Break. Beside a stream – the Gangavali. The green enormities on every side enclose me and the Gangavali in a warm embrace. That’s not a tight or claustrophobic hug, it’s a gentle cuddle still leaves us both unconstrained to flow on as we wish. There’s absolutely no human presence around – it looks like the ghat has been this way forever, remained unchanged over millennia, except perhaps when somebody must have come by to put a smear of tar across it.

What is astonishing is that there are so many such islands, oases of superlative beauty, of calm, of a this-makes-the-rest-of-life-worthwhile feeling. Just as amazing is the fact that these stand out amid what really is a 900km-long aesthetic experience. Each entity different from the other, each marvelous in its own distinct way, all collectively quite overwhelming.

Km 712, Outside Gokarna, 11:05am

Goddamit. The highway sidesteps the town yet again. The Om-shaped beach that I was so keen on a splash in, turns out to be some 12km off the highway, and I’ve no option but to skip it.

That’s the tragedy - although both the NH17 and the Konkan railway are commendable engineering feats for having found ways through and around the Western Ghats, their major shortcoming is that they give most towns a miss.

Km 758, Honnavar, 12:20pm

Slow crawl across the Sharavati – I look at the railway bridge that looked like it was crossing the sea when I took a ride upon it the last time. There’s a market going on upon the banks – the bank of the receded waterline is teeming with multitudes bustling about. I take a break upon the bridge.

Km 774, near Murudeshwar, 12:45pm

The rain stops, but the Sahyadris open up. It’s almost like a giant hand has been enclosing you in its palm, and has opened its fingers to let sunlight in. Motifs recur all the time on this trip – but they’re still engaging enough to completely hold your attention. The hills tuck themselves in behind the railway line in the distance.

Km 790, Bhatkal, 1:35pm

Lunch. Drizzle. Hoping.

Km 824, 3:15pm

The sea! The highway is a promenade, a walkway beside the crowded, lively waterfront. I instinctively slow to first gear and look beyond the crowds at the stretch of blue that dissolves into a different blue of the sky. The road goes on for quite a distance before swirling out of sight to the east.

Km 873, Udupi, 4:30pm

A rectangular arch with the name ‘Udupi’ inscribed in carefully calligraphed letters to my left. The highway skips this town too. I stop amid the drizzle at a one-room eatery – raving hunger is quenched by generous helpings of idli, dosas, bonda, and of course coffee. Yes, yes, I know it’s a very diverse and imaginative menu I’ve been having on this trip – thank you very much.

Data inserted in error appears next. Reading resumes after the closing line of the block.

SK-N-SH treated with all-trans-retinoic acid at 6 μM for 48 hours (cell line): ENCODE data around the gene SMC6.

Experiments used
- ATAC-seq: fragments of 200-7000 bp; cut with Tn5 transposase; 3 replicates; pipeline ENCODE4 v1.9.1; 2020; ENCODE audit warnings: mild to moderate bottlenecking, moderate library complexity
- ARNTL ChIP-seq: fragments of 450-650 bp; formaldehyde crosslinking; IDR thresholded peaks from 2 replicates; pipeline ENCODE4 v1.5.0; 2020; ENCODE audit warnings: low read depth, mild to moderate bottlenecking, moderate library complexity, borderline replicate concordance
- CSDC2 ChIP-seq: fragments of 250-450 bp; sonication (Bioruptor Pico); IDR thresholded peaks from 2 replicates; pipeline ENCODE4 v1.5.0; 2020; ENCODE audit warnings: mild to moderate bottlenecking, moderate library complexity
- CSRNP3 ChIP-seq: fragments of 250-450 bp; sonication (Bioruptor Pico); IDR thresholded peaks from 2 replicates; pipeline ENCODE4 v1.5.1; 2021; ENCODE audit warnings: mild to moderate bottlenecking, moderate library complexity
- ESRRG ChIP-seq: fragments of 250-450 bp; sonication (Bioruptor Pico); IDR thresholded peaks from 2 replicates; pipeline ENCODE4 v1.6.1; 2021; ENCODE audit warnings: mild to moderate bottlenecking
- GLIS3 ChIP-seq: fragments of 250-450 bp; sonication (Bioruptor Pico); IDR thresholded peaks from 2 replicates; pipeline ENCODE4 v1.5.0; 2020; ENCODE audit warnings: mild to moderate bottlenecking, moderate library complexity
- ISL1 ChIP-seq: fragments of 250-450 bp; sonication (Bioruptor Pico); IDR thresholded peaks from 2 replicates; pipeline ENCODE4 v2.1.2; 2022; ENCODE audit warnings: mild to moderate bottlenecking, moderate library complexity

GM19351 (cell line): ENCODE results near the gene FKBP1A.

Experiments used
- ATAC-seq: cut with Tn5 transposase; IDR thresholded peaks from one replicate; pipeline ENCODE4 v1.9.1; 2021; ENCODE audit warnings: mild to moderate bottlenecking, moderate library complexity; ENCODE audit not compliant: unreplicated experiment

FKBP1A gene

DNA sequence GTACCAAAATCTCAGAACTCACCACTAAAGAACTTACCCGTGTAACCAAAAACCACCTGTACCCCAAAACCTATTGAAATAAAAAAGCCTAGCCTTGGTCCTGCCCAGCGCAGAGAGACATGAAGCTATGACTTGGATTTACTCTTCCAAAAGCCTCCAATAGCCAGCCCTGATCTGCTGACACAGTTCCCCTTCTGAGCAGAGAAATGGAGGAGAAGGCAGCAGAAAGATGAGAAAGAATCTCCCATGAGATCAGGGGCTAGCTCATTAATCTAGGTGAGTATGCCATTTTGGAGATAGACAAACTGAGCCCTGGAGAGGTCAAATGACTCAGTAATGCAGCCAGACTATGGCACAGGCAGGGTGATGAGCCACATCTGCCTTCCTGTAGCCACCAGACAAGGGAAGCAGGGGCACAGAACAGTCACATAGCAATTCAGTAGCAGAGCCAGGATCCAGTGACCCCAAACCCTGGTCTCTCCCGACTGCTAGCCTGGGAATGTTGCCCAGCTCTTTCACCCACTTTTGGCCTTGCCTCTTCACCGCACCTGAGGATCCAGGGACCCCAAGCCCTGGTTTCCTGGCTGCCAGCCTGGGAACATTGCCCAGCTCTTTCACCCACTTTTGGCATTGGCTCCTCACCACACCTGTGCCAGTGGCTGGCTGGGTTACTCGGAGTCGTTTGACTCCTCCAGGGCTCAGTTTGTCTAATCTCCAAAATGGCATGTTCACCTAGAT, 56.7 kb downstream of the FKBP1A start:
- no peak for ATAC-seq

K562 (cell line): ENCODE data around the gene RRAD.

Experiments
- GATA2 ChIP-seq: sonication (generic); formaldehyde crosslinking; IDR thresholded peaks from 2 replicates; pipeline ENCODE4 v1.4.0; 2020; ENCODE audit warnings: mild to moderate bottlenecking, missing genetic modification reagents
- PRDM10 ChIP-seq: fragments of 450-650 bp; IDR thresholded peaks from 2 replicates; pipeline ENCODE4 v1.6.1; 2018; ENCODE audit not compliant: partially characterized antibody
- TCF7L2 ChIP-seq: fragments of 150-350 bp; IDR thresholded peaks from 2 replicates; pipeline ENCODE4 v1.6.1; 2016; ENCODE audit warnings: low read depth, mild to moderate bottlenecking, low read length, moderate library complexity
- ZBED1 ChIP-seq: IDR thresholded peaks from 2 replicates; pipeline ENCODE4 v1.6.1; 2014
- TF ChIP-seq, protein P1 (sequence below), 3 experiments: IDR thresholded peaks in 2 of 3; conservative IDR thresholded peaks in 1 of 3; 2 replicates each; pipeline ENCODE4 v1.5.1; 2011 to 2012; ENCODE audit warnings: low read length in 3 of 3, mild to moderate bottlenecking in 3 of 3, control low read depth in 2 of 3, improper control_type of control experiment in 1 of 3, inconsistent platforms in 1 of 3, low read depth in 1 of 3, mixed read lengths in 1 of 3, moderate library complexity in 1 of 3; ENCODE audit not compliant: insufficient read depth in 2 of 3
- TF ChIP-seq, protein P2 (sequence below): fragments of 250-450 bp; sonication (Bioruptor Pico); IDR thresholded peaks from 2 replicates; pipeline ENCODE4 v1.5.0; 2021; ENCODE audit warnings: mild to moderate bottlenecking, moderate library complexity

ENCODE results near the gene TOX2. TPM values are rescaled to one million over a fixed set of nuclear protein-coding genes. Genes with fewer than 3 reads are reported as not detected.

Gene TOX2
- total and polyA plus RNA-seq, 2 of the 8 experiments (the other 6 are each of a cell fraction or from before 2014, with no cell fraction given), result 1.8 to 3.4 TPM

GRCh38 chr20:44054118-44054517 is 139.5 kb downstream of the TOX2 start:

The bill comes to 30 bucks – I leave 60 bucks on the table and walk out. The waiter comes running after me, stuffs 30 bucks into my hand – “Saaar, you forgot to take your change.”

Km 911, Suratkal, 6:10pm

I’ve been driving in the rain since Udupi – I try pushing my helmet’s visor up, but the drops sting. It would be much more fun if I didn’t have the killer private buses to sidestep and evade. Still the jacket and kneepads reassure one.

The road and the surroundings get red around the Mangalore Port trust – there’s dust all around. There’s grey too – it’s an industrial area. Traffic around me congeals slowly until we’re all in a traffic jam – for one half of the highway is blocked for repairs. The NHAI attempts to comfort me with a board that reads “Today’s pain, tomorrow’s gain.”

My aching wrists and wailing back and the fact that it’s nearly sundown don’t make it any easier. We all crawl away to glory – barely managing 20kmph.

Km 930, Mangalore, 7:15pm

Finally. After an age of inching on, the city shows up. The roads are of concrete and not tar, so as to resist the rains better. The surface is a comfort after the agonizing ride of the last hour or so.

Km 933, 7:25pm

My hotel! I fling bag and helmet, throw self upon bed, and sink into very badly needed sleep. My stomach had been pleading for nutrition, but my eyes were clamouring for respite too. I pick a pre-dinner nap, for it is the more pressing need – there’s 350km to do tomorrow. Now, does this qualify as masochism yet?

Auggh, dammit, I need sleep, I need food, and there seems so little of it all, there seems so little time to grab it all. I need a full day’s rest, and there’s no way I’ll get it. I also need new muscles and ribs. And wrists. And knees.

2 comments:

Arun said...

"Sometimes there’s this ‘what-am-I-doing-here’ feeling, I begin to wonder why I’m doing all this, what’s the point of what I’m doing – day after day of completely exhausting travel, of allowing snatches of sleep and food to be the only interruptions in continuous travel, of keeping my muscles and bones taut more than 12 hours a day, of keeping my eyes open and mind awake when the body commands them to retire to sleep, of knowing that all it’s going to take is one small mistake to end it all. I don’t quite have a definitive answer to why I’m here, why I’m doing it all. At least, not at this point in my experience. Maybe I just want to prove a point to myself. Maybe I just want to look cool because I’ve done something that you, gentle reader, will not have thought of doing."

How about inspiring fellow bikers? Or inspiring a would-be-biker? Does that mean anything?

Thank you for this blog.

Shamanth said...

[Arun] Thank you! Glad you liked this enough to resolve to go out and do some traveling!

Most of my friends have received frequent you-should-learn-biking-and-go-travel sermons too!:-).